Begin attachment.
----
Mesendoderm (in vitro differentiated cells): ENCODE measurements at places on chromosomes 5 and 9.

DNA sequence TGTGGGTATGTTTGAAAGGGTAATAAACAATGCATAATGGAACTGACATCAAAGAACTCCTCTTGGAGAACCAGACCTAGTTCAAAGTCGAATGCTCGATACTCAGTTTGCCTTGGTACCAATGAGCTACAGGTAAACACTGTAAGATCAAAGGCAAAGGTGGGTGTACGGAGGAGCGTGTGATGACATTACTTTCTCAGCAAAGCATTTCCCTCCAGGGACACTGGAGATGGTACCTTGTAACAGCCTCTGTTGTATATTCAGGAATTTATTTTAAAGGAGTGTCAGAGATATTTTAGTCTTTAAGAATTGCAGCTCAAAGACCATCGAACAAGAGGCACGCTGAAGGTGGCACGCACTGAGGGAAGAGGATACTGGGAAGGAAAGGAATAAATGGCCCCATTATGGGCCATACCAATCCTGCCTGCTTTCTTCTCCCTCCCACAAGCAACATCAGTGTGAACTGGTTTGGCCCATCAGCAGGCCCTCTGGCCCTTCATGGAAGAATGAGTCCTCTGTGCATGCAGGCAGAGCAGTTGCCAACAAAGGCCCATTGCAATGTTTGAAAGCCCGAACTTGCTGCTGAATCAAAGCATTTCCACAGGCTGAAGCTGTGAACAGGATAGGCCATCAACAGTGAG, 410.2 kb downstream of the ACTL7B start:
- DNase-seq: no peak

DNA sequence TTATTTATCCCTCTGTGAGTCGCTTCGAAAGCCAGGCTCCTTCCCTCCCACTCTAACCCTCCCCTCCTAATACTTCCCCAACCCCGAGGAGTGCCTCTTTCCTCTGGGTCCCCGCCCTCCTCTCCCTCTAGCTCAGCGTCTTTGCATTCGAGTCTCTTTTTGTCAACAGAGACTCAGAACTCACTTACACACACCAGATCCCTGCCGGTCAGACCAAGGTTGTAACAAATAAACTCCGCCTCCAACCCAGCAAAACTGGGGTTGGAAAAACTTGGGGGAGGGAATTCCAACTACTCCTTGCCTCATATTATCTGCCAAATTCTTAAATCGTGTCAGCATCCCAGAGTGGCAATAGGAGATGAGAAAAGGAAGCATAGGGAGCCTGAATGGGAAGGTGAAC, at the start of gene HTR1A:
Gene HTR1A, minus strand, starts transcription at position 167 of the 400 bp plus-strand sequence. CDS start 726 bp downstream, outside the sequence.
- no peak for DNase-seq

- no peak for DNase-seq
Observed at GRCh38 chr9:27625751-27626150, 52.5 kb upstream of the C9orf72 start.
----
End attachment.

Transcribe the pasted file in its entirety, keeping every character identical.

Mesendoderm (in vitro differentiated cells): ENCODE measurements at places on chromosomes 5 and 9.

DNA sequence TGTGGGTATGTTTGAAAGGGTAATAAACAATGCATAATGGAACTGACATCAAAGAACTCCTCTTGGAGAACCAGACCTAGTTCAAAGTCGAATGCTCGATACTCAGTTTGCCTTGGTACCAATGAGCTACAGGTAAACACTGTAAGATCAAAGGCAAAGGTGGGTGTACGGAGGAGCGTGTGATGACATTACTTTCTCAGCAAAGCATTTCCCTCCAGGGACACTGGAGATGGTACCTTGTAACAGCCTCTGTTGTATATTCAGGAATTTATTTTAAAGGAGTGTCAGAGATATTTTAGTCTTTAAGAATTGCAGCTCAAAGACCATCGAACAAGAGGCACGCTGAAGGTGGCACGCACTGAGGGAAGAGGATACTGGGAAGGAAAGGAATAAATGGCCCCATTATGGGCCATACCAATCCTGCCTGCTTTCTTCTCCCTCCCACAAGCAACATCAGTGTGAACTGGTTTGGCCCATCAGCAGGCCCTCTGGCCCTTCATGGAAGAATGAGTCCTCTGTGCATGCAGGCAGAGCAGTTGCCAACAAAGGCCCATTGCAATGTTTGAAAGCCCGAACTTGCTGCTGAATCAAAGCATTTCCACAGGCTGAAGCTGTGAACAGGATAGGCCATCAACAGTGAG, 410.2 kb downstream of the ACTL7B start:
- DNase-seq: no peak

DNA sequence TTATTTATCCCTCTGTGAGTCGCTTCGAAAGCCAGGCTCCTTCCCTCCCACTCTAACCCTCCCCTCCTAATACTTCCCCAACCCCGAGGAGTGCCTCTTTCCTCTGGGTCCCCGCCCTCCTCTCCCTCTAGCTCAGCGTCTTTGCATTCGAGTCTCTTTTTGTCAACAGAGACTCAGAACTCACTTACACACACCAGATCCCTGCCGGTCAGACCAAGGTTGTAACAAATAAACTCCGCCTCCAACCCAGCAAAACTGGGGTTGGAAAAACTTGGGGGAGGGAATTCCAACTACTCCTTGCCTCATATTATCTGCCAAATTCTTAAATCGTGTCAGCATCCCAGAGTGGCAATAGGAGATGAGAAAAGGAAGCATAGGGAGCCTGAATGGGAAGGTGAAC, at the start of gene HTR1A:
Gene HTR1A, minus strand, starts transcription at position 167 of the 400 bp plus-strand sequence. CDS start 726 bp downstream, outside the sequence.
- no peak for DNase-seq

- no peak for DNase-seq
Observed at GRCh38 chr9:27625751-27626150, 52.5 kb upstream of the C9orf72 start.